by Bliss Carman
I know a vale where I would go one day,
When June comes back and all the world once more
Is glad with summer. Deep in shade it lies
A mighty cleft between the bosoming hills,
A cool dim gateway to the mountains' heart.
On either side the wooded slopes come down,
Hemlock and beech and chestnut. Here and there
Through the deep forest laurel spreads and gleams,
Pink-white as Daphne in her loveliness.
Among the sunlit shadows I can see
That still perfection from the world withdrawn,
As if the wood-gods had arrested there
Immortal beauty in her breathless flight.
The road winds in from the broad river-lands,
Luring the happy traveller turn by turn
Up to the lofty mountains of the sky.
And as he marches with uplifted face,
Far overhead against the arching blue
Gray ledges overhang from dizzy heights,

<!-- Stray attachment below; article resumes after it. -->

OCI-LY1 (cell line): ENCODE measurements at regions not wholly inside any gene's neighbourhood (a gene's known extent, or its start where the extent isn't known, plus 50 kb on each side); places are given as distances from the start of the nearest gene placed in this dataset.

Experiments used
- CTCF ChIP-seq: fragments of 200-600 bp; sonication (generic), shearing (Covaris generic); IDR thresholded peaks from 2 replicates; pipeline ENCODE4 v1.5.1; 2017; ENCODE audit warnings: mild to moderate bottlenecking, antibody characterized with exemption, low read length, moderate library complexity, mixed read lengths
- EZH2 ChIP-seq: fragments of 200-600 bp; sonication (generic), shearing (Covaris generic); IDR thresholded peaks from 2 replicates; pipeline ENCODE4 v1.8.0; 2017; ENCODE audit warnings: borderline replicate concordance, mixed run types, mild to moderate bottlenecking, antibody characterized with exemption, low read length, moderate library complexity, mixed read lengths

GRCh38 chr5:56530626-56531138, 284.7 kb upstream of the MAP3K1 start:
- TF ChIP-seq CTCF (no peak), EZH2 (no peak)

Scarred by a thousand winters and untamed.
And where the road runs in the valley's foot,
Through the dark woods a mountain stream comes down,
Singing and dancing all its youth away
Among the boulders and the shallow runs,
Where sunbeams pierce and mossy tree trunks hang
Drenched all day long with murmuring sound and spray.
There light of heart and footfree, I would go
Up to my home among the lasting hills.
Nearing the day's end, I would leave the road,
Turn to the left and take the steeper trail
That climbs among the hemlocks, and at last
In my own cabin doorway sit me down,
Companioned in that leafy solitude
By the wood ghosts of twilight and of peace,
While evening passes to absolve the day
And leave the tranquil mountains to the stars.
And in that sweet seclusion I should hear,
Among the cool-leafed beeches in the dusk,
The calm-voiced thrushes at their twilight hymn.
So undistraught, so rapturous, so pure,
They well might be, in wisdom and in joy,
The seraphs singing at the birth of time
The unworn ritual of eternal things.